Matt Malone, S.J., is traveling.
I do not remember when I first learned what an abortion is. I do remember when I first got into a fight over it. In seventh grade, a friend of mine announced she was pro-choice, so my other friend called her a baby-killer. I had not given much thought to the issue, but I must have heard something about it in C.C.D., and I knew my parents were Republicans, so I decided to stick with my tribe and join in the name-calling.
One might think the adults in the room would have found a more productive way to talk about abortion than middle school mean-girls. Anyone tuned in to the recent debates knows otherwise—that people on both sides are all too ready to assume the worst about the other’s motivations. Pro-life advocates accuse Planned Parenthood of seeking to profit from baby parts. Pro-choice advocates frame the slightest restriction on abortion by pro-life advocates as an all-out war on women. That both Democrats and Republicans have made abortion a litmus test of party purity has not exactly elevated the tone of the discussion.
But if you listen to the people behind the positions, you quickly realize how unhelpful and obsolete such partisan framing is. Can you be pro-life and a feminist? What about a pro-life socialist? Can a small-l libertarian support restrictions on abortion? No question, say the millennials featured in a new video from America. For the film, I had the chance to speak with young, pro-life women from across the political spectrum who have encountered in their respective corners much that is dispiriting and dysfunctional about abortion politics in this country.
There is the Republican Christina Bennett, an African-American woman who has been called a racist for her pro-life advocacy. Elizabeth Bruenig, a Democratic Socialist, says that being pro-life and involved in left politics can be “a bit of an island.” Almost all the women express frustration over a political landscape that does not accommodate a consistently pro-life, pro-woman ethic. “Agitated is a very good word,” says Addie Mena, “that there doesn't seem to be a place for pro-life feminists in modern society.”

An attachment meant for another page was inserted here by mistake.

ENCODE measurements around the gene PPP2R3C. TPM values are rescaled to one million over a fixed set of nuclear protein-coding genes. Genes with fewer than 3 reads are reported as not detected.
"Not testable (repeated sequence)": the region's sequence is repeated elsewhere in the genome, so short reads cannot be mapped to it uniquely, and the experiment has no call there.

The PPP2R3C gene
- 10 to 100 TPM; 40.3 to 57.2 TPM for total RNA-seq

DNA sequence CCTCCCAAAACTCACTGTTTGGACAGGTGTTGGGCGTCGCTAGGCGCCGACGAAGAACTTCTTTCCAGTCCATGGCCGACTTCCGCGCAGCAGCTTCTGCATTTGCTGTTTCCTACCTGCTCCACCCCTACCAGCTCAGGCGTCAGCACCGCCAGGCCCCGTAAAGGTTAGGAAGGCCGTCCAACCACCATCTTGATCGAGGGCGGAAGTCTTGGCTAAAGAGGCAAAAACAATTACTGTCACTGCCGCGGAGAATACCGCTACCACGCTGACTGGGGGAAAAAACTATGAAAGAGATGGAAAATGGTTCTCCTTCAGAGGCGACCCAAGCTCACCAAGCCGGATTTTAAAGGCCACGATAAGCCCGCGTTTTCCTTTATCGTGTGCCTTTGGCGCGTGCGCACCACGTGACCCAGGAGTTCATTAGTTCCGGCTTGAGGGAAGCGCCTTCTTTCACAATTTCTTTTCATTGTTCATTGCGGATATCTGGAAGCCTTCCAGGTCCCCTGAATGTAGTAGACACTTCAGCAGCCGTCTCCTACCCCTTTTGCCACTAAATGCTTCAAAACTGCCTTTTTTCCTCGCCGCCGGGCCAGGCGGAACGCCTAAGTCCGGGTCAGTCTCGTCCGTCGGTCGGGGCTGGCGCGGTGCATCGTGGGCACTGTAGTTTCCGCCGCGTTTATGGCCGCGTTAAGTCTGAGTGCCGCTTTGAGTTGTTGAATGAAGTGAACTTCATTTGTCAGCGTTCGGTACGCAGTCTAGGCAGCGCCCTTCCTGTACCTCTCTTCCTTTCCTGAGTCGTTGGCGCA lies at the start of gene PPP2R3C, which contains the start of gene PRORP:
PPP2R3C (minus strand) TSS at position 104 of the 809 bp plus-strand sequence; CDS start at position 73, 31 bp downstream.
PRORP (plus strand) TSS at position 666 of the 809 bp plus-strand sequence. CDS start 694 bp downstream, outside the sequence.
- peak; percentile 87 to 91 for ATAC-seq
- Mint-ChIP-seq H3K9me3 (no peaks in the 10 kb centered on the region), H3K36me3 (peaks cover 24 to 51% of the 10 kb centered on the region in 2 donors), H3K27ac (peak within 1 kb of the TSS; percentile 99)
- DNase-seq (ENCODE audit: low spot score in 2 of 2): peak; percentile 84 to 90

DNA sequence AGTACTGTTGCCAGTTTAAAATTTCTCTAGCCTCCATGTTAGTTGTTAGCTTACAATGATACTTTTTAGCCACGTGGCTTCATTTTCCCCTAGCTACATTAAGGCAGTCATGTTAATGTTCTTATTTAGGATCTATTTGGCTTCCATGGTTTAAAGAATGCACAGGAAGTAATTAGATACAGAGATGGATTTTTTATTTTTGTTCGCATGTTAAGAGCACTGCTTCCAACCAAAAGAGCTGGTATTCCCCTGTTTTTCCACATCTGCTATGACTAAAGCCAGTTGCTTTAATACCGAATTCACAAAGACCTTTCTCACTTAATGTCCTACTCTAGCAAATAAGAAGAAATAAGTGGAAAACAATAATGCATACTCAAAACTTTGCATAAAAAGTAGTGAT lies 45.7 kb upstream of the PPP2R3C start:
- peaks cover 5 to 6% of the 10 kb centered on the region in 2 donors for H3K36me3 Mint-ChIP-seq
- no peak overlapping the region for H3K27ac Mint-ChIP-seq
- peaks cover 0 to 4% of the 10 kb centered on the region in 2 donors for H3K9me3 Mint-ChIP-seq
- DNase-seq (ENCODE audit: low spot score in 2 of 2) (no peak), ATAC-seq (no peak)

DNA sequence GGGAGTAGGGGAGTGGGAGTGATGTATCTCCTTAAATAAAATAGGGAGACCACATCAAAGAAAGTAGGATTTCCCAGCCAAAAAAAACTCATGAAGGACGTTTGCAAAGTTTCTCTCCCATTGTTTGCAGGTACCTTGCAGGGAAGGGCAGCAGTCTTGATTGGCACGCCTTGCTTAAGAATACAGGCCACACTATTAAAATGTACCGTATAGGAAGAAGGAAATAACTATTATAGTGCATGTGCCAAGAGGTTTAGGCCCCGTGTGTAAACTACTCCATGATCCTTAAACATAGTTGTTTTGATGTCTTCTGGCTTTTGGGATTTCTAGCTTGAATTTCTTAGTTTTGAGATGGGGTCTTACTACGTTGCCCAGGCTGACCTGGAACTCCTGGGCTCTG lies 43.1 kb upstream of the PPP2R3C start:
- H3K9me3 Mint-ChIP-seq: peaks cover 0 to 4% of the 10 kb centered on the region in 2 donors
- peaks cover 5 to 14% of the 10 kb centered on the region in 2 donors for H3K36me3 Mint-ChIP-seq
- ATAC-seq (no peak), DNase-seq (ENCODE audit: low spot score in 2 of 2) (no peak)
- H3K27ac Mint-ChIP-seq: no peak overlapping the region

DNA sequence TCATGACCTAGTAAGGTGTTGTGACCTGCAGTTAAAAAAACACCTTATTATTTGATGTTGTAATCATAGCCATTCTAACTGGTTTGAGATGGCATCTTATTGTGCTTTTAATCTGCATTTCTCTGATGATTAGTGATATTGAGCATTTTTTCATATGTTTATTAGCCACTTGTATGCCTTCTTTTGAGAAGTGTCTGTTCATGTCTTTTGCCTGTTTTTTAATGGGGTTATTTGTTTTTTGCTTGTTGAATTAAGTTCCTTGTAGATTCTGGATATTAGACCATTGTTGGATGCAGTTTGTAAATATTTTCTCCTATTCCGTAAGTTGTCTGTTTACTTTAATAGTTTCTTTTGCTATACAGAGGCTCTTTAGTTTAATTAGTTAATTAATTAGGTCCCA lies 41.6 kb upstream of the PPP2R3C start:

While learning that Ms. Bennett was minutes away from being terminated in the womb may not convince staunch defenders of reproductive rights to support a 20-week abortion ban, it may help someone understand why she, as a black woman, sees the right to life as fundamental to the civil rights her heroes—Harriet Tubman, Martin Luther King Jr.—risked their own lives for. And I do not doubt that there are Americans who likewise have felt stigmatized or shamed for being pro-choice or having an abortion. Sharing the stories of women on both sides of the debate has value beyond political point-scoring; it can change if not minds, then hearts.
“At its best, reporting is an effort to bear witness to the heartbeat of the world and to name it, describe it and give it back to the world in a way that opens new conversations to understand truth.” So writes Elizabeth Dias, the recipient of the 2016 George W. Hunt, S.J., Prize, in this week’s issue. As a journalist for Time, she does not tell stories with an agenda. But every act of storytelling can be an exercise in empathy. “Once you know the heart’s beat, its aches and loves can take deeper shape,” she writes. “And in all of this messiness, the very human approaches the very sacred.”
This is a beautiful way to understand the vocation of a journalist. And it might just be the best way forward for the country to begin to close the deep divisions laid bare by this dispiriting and dysfunctional election year.